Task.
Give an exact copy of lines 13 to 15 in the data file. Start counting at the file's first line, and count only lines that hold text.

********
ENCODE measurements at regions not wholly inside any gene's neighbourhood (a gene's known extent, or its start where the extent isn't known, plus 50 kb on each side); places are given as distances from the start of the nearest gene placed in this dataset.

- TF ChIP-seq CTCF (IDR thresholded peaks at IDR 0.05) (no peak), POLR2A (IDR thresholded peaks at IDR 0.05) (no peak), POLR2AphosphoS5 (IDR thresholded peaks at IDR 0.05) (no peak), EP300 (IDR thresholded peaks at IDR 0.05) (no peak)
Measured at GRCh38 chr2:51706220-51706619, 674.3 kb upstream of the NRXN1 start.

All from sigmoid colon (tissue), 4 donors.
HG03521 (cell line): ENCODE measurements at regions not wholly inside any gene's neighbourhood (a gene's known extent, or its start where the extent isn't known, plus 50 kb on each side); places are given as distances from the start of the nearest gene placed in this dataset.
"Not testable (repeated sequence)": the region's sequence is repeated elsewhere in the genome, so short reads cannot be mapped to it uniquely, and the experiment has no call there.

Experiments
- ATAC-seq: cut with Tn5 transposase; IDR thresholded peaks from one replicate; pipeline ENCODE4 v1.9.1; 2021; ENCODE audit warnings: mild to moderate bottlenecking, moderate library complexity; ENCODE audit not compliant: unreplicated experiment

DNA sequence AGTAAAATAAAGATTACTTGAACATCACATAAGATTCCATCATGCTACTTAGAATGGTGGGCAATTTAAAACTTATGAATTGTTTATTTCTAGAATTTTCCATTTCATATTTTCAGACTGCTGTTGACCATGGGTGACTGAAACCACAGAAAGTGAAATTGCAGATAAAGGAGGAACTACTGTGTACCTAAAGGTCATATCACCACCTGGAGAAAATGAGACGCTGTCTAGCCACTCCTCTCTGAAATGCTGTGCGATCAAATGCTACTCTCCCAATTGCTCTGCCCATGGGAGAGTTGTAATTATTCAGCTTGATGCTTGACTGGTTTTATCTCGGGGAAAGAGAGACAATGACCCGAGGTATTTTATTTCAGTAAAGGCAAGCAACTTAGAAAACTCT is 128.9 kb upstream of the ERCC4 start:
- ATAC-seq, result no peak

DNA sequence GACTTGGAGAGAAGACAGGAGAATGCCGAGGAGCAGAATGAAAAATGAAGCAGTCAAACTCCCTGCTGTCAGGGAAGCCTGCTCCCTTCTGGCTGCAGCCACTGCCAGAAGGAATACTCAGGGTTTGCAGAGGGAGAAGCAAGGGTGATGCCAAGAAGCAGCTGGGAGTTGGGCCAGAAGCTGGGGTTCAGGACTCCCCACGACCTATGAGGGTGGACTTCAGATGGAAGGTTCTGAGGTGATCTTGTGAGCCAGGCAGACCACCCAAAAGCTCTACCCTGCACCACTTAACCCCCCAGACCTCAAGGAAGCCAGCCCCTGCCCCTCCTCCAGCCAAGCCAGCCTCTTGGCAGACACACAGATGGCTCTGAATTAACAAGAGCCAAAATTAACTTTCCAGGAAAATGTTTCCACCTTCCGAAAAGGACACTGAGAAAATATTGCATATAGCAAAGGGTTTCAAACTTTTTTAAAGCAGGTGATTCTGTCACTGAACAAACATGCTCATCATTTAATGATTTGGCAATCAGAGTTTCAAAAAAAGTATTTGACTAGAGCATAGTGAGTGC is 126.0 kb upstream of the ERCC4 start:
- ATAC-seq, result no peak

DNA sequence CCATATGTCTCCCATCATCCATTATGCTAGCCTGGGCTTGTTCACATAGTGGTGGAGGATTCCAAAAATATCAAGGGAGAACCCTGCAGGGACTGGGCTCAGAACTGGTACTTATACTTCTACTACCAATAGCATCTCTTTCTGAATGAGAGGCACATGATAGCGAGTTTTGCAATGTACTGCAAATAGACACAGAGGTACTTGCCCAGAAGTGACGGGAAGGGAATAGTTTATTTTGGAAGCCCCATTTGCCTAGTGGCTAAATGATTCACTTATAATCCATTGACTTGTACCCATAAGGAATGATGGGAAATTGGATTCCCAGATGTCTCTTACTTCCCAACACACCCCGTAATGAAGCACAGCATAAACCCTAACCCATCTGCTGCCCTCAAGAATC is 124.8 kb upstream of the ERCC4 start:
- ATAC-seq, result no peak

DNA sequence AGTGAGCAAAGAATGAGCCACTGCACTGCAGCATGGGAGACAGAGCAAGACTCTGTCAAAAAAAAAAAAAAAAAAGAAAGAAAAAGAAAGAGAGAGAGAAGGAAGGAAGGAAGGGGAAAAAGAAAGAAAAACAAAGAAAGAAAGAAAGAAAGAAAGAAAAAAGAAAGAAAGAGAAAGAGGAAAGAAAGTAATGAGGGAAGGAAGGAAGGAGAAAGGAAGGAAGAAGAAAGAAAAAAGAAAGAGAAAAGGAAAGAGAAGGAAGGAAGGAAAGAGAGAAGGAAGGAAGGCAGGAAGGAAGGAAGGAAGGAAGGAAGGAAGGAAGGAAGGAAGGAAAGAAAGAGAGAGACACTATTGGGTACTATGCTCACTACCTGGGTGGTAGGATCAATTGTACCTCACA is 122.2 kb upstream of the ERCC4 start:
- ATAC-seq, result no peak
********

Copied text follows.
DNA sequence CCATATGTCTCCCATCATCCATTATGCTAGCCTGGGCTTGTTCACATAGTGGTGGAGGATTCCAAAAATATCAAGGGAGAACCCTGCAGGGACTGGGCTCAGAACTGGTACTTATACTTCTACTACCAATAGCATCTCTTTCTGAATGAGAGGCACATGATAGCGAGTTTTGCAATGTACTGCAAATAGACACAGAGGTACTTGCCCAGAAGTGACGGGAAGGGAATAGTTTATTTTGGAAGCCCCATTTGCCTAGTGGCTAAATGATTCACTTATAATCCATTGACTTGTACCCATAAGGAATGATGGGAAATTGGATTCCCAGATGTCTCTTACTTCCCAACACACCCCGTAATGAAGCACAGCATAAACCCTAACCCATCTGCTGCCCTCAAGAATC is 124.8 kb upstream of the ERCC4 start:
- ATAC-seq, result no peak

DNA sequence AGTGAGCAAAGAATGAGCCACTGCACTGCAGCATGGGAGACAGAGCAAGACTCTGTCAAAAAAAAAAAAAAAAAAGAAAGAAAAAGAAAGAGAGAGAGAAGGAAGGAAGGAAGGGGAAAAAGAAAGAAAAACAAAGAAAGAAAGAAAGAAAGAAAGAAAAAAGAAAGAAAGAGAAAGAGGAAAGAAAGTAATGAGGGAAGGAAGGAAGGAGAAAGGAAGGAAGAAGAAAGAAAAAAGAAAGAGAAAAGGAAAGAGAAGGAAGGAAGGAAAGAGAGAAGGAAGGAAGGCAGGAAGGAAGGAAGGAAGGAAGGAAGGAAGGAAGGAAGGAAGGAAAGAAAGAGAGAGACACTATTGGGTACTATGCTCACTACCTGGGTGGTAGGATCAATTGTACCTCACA is 122.2 kb upstream of the ERCC4 start: